If you’re paying for education expenses out of a tax-free education account for yourself or a dependent, then you’ll receive a 1099-Q form from your plan administrator at the end of the year.
The 1099-Q details the distributions that you received from your qualified tuition program. As long as the distributions are spent on “qualified education expenses,” the money that you withdraw from the account—including any gains that have been generated—will be tax-free. (Your contributions can always be withdrawn tax-free, since you have already paid taxes on that money.)
A 1099-Q is an “information return”, which means the company which handles your education account provides a copy to you and to the IRS. If you don’t report the distribution and offsetting expenses when you file your personal tax return, the IRS computers will flag that discrepancy, and you will likely be asked to explain why you didn’t include that income on your personal tax return.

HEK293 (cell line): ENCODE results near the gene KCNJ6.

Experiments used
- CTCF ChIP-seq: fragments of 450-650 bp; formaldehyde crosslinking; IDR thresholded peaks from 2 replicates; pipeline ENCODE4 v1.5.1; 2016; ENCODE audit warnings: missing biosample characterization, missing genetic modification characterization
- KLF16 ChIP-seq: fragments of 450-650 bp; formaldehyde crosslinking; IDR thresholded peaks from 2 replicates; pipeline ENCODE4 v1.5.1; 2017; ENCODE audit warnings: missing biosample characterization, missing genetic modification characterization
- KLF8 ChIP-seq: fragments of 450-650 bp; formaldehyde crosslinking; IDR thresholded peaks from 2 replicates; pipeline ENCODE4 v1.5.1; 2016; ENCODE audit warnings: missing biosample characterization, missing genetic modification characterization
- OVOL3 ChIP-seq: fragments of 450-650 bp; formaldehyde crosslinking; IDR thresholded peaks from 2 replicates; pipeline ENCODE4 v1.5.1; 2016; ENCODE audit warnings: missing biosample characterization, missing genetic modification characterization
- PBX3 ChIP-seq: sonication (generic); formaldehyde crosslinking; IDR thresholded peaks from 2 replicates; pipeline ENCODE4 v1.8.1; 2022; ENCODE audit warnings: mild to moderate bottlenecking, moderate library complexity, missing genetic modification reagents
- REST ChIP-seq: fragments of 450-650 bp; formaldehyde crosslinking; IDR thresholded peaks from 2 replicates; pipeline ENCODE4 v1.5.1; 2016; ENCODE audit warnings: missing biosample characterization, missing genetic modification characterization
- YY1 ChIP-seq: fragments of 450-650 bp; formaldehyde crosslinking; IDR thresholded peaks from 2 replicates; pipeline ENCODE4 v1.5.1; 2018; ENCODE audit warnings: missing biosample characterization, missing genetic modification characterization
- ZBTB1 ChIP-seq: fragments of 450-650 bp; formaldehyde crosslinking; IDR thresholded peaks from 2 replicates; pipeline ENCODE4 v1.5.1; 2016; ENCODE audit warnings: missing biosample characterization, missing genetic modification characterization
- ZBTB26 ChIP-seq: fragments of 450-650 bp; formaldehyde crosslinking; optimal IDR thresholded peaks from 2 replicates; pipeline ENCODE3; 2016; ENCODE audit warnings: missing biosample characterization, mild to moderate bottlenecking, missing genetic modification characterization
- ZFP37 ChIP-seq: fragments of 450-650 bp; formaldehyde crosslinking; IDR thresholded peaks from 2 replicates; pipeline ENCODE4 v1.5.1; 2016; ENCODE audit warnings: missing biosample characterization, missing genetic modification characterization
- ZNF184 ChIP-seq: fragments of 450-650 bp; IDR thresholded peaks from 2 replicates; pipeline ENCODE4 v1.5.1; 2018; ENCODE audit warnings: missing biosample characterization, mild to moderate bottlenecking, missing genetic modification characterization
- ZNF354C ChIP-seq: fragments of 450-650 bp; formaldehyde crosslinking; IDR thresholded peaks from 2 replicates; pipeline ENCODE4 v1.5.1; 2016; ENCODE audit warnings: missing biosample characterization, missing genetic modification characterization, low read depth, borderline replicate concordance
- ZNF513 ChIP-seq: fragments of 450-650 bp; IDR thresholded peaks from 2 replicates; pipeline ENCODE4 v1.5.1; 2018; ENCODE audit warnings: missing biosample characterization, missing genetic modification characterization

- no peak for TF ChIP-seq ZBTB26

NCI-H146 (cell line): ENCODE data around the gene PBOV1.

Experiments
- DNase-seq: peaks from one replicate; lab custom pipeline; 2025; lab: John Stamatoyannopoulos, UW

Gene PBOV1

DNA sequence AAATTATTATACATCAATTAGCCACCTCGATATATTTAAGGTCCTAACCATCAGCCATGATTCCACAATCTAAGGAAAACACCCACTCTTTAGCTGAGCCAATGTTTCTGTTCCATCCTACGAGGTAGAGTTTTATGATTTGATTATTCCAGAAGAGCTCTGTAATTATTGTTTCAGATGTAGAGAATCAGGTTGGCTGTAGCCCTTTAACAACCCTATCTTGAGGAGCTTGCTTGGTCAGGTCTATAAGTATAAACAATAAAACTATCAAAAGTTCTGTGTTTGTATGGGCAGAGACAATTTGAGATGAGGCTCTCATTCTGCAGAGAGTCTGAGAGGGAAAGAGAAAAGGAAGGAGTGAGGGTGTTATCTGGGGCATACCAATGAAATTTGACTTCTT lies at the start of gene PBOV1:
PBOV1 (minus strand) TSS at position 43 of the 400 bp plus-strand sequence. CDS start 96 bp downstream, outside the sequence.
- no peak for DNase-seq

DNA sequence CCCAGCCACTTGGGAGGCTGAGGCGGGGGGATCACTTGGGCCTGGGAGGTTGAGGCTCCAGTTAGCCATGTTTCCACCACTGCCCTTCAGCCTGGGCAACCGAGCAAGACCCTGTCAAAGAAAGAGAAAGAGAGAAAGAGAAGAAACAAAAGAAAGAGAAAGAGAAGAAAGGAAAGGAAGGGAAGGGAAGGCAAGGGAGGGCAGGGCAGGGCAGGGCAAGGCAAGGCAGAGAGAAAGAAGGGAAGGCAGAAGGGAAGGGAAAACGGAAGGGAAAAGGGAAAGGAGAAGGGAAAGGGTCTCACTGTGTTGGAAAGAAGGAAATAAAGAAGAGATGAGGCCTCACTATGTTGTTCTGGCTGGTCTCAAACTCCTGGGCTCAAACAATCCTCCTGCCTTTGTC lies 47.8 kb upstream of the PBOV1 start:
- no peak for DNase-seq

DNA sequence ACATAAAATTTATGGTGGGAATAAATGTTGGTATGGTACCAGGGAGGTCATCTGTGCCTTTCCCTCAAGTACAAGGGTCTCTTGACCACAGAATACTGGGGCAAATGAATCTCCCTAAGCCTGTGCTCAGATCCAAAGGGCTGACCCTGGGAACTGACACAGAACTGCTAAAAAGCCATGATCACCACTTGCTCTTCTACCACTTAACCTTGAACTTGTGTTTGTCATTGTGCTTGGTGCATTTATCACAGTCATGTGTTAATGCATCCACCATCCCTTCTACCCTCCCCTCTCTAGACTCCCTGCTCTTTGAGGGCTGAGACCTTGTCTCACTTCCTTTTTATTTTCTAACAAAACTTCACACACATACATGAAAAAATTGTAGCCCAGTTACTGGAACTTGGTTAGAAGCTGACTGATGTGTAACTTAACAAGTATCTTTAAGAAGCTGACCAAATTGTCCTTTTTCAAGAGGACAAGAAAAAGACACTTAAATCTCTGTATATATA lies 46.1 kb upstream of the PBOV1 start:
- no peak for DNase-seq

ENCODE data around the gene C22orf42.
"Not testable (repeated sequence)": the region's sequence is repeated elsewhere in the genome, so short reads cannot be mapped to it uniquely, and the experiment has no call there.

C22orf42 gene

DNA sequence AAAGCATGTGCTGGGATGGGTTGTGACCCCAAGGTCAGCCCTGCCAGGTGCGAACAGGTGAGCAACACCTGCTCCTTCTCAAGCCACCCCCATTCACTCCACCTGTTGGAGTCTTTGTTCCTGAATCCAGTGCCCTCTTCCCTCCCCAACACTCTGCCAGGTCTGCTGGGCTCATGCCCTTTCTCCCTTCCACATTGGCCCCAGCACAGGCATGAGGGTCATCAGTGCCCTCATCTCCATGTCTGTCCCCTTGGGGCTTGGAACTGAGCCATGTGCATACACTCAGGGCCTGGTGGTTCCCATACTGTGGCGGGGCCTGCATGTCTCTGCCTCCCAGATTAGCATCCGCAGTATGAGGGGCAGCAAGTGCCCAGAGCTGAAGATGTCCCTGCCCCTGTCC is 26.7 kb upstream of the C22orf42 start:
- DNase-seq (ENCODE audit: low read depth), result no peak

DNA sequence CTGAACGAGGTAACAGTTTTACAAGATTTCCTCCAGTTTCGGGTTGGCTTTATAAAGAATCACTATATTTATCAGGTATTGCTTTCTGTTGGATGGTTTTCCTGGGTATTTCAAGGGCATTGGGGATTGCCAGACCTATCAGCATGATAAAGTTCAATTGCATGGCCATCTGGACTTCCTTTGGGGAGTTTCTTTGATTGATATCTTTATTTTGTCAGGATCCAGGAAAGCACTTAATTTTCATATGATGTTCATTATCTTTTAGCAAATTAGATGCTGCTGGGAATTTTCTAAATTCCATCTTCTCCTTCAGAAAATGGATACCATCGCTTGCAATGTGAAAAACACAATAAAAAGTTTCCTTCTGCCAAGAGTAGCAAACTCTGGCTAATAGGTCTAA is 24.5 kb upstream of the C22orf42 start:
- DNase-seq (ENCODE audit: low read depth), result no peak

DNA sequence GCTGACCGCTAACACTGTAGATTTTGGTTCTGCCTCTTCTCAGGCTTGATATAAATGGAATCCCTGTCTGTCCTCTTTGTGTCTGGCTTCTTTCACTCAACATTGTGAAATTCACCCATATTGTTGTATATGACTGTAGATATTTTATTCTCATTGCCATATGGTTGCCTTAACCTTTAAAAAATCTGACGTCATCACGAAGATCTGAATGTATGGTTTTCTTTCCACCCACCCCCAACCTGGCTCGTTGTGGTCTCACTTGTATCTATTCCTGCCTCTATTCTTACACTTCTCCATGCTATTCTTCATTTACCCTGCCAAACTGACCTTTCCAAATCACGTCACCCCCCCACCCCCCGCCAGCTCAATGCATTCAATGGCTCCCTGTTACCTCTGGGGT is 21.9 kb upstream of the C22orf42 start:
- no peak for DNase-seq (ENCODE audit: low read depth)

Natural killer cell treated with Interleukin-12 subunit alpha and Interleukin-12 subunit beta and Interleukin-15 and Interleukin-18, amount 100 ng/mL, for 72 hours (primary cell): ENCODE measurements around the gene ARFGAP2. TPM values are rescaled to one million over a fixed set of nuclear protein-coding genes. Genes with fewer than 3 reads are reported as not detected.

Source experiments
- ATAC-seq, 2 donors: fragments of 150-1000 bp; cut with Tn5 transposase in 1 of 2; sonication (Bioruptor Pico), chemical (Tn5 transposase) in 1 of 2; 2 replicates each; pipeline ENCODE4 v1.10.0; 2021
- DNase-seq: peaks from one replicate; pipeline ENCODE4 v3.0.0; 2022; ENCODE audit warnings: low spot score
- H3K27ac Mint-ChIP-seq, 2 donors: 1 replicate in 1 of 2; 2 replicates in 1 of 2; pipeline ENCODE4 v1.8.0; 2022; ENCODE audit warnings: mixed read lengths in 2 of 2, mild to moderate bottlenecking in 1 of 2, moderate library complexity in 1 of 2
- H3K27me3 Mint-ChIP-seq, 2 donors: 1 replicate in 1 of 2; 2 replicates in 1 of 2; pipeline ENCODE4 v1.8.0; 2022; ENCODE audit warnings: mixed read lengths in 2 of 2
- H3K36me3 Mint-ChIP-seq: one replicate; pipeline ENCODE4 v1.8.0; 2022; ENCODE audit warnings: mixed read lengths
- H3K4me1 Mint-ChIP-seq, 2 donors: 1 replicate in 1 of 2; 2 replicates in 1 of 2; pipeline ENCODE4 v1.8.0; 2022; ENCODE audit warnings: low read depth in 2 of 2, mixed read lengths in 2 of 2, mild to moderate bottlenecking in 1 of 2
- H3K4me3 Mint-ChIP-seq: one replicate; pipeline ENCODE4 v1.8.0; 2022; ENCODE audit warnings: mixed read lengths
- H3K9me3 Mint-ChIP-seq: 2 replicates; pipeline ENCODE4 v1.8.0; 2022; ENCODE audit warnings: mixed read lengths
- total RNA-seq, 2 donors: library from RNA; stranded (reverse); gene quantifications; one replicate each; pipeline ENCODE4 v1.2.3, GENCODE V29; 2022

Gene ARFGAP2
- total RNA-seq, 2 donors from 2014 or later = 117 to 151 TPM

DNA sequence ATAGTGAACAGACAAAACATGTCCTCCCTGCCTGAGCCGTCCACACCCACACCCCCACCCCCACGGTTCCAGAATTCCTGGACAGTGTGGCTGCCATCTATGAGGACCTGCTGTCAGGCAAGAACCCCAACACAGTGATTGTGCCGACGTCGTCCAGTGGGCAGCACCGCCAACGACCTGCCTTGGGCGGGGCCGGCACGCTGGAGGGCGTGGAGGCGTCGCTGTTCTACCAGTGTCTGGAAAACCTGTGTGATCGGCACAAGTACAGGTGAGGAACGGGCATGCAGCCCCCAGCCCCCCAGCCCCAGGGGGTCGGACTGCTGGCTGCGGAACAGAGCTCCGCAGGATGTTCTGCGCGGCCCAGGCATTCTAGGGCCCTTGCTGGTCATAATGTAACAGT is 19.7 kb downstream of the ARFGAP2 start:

Here’s what a 1099-Q looks like:
Currently, there are two types of qualified tuition programs that would trigger a 1099-Q when you take distributions: Coverdell ESA and 529 plans. Although their tax-free treatment at the time of distribution is the same, there are several important differences in the accounts themselves.
Here’s everything you need to know about Coverdell ESA tuition plans in a nutshell.
Coverdell ESA accounts can:
Coverdell ESA contribution limits include:
Qualified education expenses include what you would expect:
The 1099-Q will report the amount of the distributions that you received during the tax year. Whether any of that income is taxable will depend on how much you report in qualified expenses.
If you received more in distributions than you spent in qualified expenses, you will have to report the excess as “other income” on your personal tax return, and pay tax on it. You will also be subject to a 10% penalty on that income as well.
Note that if you take a distribution from a Coverdell account, you are prohibited from claiming either the American Opportunity or Lifetime Learning tax credits during the same year for the same expenses. If you have separate expenses that were not covered by the distribution from the Coverdell or the 529, then those credits can be claimed.